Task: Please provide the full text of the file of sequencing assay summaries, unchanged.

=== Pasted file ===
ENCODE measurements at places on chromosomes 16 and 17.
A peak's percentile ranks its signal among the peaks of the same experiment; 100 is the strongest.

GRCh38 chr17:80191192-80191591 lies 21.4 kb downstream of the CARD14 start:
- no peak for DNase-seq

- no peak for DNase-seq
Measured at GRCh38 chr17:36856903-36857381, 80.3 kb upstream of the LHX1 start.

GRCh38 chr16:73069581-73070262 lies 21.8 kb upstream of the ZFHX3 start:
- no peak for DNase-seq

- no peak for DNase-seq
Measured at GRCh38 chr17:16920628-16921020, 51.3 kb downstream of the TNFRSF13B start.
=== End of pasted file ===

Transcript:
ENCODE measurements at places on chromosomes 16 and 17.
A peak's percentile ranks its signal among the peaks of the same experiment; 100 is the strongest.

GRCh38 chr17:80191192-80191591 lies 21.4 kb downstream of the CARD14 start:
- no peak for DNase-seq

- no peak for DNase-seq
Measured at GRCh38 chr17:36856903-36857381, 80.3 kb upstream of the LHX1 start.

GRCh38 chr16:73069581-73070262 lies 21.8 kb upstream of the ZFHX3 start:
- no peak for DNase-seq

- no peak for DNase-seq
Measured at GRCh38 chr17:16920628-16921020, 51.3 kb downstream of the TNFRSF13B start.